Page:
Why the professionalisation of women’s sport in Australia could put Olympic performances under threat

Originally published in The Roar, 6 October 2016.

There are many positive developments happening in women’s sport in Australia but some of these developments may have a negative impact on Australian performances at the Olympics.

The Hockeyroos, Opals and the Stingers have been medal performers since the 1990’s but none of these teams medalled at the Rio Olympics, and they may now be under pressure due to the professionalisation of non-Olympic sports.

At the Rio Olympics, for the first time, Australian female athletes outnumbered male athletes. Research that covered the period up to the London Olympics found that Australian female athletes comprised about 33 per cent of Australian Olympic teams but they won 38 per cent of medals, and about 40 per cent of gold medals.

Australia’s medal performance has historically relied heavily on talented female athletes.

Non-Olympic sports such as netball, cricket and AFL have lifted in terms of opportunities and financial rewards for women over the last two years.

These sports are now becoming more attractive than Olympic sports to girls aspiring to play sport in a professional manner.

Netball, which historically has the greatest female participation in Australian sport, has had a national league for many years.

In February 2017, a revamped league will commence. It will include three teams linked to male professional teams in AFL clubs Collingwood and Greater Western Sydney and the NRL’s Melbourne Storm.

The new league will have a total player payment pool of $5.4 million and the average salary will be around $67,500.

Cricket Australia has increased its women’s player payment pool from $2.36 million to $4.23 million, with maximum retainers for the Southern Stars rising from $49,000 to $65,000. The best players in the women’s Big Bash League will be on a retainer of $15,000.

Accordingly, many of the leading Southern Stars players now earn over $100,000.

2017 will also see the first ever women’s national AFL competition.

Each team will be managed by an existing AFL club and have a salary cap of $200,000, with pay scales ranging from $5,000 to $25,000.

There appears to be a broadcast appetite for women’s AFL after one million people watched an exhibition match on channel seven in September.

Yet, what is the current state of play for Australian Olympic women’s teams?Advertisement

Women’s rugby union, which has the Sevens game as an Olympic sport, is on the rise, particularly with the Pearls winning the inaugural gold medal in Rio.

It has been reported that the average salary in the women’s Olympic squad is about $55,000 and this included a base salary plus tax-free contributions from the Australian Sports Commission.

The FFA has set a salary cap of $150,000 per W-League club, with a minimum spend of just $35,000.

Last year only two clubs, Melbourne City and Canberra United, came close to reaching the salary cap.

Leading Matildas players do have the opportunity to earn an income by playing in European and North American competitions.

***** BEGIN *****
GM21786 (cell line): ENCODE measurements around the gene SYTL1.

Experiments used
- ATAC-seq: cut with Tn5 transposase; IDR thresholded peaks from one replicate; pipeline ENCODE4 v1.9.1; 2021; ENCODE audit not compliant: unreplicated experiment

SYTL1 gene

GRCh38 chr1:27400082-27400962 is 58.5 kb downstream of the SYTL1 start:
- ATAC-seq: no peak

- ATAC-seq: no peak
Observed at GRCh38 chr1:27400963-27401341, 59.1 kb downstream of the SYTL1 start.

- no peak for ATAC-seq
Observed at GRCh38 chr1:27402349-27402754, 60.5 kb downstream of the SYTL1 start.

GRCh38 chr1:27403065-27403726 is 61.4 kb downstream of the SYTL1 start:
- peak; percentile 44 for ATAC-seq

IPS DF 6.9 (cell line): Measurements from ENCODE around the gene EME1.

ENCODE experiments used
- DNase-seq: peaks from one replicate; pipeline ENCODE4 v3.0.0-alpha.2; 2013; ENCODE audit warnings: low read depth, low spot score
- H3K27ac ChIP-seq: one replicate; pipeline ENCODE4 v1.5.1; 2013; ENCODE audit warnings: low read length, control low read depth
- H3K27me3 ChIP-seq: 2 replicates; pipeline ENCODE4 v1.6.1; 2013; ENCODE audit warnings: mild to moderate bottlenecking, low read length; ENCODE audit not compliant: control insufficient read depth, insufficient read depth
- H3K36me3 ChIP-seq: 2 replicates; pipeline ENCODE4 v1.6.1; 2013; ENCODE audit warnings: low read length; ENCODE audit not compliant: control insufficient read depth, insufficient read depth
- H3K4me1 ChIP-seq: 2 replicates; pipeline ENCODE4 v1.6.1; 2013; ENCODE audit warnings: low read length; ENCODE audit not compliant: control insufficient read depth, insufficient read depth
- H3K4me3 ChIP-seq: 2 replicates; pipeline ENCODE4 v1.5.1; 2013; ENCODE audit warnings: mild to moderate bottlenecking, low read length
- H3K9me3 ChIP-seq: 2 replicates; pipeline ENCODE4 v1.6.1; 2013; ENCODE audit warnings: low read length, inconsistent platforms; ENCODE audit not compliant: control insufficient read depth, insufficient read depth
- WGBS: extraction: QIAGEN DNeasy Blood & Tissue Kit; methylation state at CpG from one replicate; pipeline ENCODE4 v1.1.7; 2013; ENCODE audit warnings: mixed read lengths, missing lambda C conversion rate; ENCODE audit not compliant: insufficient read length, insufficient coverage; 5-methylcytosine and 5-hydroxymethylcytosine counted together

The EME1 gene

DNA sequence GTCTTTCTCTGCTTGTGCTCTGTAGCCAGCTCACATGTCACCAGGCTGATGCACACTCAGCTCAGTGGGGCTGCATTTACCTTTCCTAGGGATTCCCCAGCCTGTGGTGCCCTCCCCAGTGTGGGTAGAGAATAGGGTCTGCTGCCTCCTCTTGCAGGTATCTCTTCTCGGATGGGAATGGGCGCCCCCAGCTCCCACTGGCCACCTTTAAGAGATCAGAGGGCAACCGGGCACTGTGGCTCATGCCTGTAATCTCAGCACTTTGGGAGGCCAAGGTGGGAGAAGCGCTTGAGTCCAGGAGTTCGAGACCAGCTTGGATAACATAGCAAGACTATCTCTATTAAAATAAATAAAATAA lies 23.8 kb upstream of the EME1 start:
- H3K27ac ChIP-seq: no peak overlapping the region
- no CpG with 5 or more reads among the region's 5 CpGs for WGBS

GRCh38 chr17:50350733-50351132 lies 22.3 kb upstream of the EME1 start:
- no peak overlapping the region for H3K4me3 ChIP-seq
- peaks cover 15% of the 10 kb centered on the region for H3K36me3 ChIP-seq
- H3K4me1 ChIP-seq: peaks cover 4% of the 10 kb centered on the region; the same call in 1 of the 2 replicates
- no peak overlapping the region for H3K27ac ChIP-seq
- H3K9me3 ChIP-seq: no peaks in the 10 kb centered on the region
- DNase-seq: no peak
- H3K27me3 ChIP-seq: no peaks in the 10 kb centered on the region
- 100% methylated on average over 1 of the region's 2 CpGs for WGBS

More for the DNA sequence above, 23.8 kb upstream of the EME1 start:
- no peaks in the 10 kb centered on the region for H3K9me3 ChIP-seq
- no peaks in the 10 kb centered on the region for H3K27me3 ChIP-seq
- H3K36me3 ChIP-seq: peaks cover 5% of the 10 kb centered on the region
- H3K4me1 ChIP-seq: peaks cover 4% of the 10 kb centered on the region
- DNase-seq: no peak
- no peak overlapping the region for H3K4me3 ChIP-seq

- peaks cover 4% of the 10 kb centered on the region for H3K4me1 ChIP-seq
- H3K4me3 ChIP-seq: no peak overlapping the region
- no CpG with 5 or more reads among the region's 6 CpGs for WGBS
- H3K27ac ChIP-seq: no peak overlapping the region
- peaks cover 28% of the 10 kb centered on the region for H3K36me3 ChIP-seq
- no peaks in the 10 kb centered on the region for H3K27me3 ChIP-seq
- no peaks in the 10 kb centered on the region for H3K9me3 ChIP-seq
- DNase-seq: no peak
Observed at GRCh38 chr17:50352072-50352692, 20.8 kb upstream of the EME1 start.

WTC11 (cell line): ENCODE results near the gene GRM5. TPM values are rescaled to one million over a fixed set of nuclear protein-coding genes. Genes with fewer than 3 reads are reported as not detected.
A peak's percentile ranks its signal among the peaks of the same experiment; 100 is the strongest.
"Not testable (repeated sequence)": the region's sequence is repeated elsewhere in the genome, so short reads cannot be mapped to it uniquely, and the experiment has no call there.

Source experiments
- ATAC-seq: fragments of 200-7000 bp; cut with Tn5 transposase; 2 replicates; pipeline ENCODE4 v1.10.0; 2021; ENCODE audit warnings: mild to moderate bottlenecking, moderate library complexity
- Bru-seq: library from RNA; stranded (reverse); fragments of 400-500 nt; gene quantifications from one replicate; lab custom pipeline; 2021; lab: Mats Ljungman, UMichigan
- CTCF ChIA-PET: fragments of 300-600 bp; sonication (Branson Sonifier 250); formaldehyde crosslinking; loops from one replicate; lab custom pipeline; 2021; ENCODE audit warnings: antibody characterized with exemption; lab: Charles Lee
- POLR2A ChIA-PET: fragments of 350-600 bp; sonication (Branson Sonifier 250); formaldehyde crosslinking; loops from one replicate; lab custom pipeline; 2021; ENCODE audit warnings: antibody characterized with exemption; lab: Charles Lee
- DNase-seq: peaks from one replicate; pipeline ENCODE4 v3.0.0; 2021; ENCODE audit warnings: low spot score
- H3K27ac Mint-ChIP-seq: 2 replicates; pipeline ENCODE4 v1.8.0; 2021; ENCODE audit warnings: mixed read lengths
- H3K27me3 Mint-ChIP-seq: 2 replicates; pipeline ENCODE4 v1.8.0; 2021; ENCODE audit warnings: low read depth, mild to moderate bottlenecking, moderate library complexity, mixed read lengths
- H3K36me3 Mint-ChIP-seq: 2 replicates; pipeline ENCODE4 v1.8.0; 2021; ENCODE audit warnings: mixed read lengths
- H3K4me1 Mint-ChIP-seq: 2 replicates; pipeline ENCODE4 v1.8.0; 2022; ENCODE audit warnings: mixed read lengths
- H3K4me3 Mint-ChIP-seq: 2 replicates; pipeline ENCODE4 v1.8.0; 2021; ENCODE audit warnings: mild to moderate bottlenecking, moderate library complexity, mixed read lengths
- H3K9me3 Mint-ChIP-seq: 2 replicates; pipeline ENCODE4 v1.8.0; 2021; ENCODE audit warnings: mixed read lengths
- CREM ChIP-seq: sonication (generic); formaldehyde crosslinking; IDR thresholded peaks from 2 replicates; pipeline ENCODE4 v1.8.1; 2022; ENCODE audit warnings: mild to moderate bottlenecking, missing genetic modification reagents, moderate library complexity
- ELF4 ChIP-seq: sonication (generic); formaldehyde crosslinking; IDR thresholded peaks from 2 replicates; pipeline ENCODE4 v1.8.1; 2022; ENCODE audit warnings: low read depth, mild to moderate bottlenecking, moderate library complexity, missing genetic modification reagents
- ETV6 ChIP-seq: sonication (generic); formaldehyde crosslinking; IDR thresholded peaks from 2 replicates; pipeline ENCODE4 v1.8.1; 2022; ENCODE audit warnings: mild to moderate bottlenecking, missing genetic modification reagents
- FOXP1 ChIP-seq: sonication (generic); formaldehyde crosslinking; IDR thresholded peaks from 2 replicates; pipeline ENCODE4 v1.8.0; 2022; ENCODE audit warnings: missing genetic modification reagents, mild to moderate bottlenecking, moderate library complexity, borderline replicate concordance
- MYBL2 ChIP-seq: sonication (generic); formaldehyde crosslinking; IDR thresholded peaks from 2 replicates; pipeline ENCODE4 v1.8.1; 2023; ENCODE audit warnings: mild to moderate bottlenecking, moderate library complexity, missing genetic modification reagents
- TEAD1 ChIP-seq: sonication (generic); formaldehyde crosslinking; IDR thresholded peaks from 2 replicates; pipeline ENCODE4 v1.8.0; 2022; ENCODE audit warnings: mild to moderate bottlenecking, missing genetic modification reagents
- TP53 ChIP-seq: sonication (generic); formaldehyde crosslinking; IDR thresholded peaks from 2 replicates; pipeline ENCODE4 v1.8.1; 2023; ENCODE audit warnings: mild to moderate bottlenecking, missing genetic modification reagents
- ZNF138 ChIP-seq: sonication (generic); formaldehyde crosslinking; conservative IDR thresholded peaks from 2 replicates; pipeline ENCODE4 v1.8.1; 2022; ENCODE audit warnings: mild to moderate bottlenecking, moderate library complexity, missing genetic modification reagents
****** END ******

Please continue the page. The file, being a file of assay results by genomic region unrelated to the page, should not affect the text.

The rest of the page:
The women’s National Basketball League, which once led the way, is currently struggling with no broadcast deal or naming rights sponsor.

In 2014, it was reported that each club’s budget was about $300,000, but this is likely to have dropped with players of the calibre of Lauren Jackson and Liz Cambage not playing.

Many top Opals now forgo the WNBL as there are now richer rewards in the United States and Europe. While the ability to earn income outside Australia is a great outcome, it does come at a cost to the standard of the WNBL and the Opals’ ability to field a high-quality team on a regular basis.

While the Hockeyroos and the Stingers have limited national leagues and rely heavily on payments from the Australian Institute of Sport and state institutes of sport.

The new AFL women’s national competition has already seen a marked increase in competition for female sporting talent.

Elite athletes that have been drawn to the AFL competition include basketballers Erin Phillips, Jess Bibby and Lauren Pearce, cricketers Jess Cameron and Emma Kearney, footballer Ellie Brush, netballer Libby Birch and thrower Kim Mickle.

Several of these players were at the end of their career and looking for a new sporting challenge. One thing that is certain is that the AFL competition will become stronger due to AFL clubs’ experience in identifying and developing talent and their desire to be very competitive.

I believe that the move towards more professional sporting opportunities for female athletes is a very positive development.

All Olympic sports will now need to develop strategies to ensure they have quality talent to compete in major competitions such as the Olympics and World Championships.

The goal of winning a gold medal or competing at these prestigious events may no longer be enough.

We see this in male sports where the financial rewards of AFL, rugby league and cricket, limit Australia’s Olympic male talent pool.

Olympic sports that rely on female talent will need to ensure their athletes are well compensated and possibly facilitate them in participating in more than one sport during their career.

In addition, Olympic sports may need to put more resources into identifying and developing talent in what may be a smaller talent pool for their sport.

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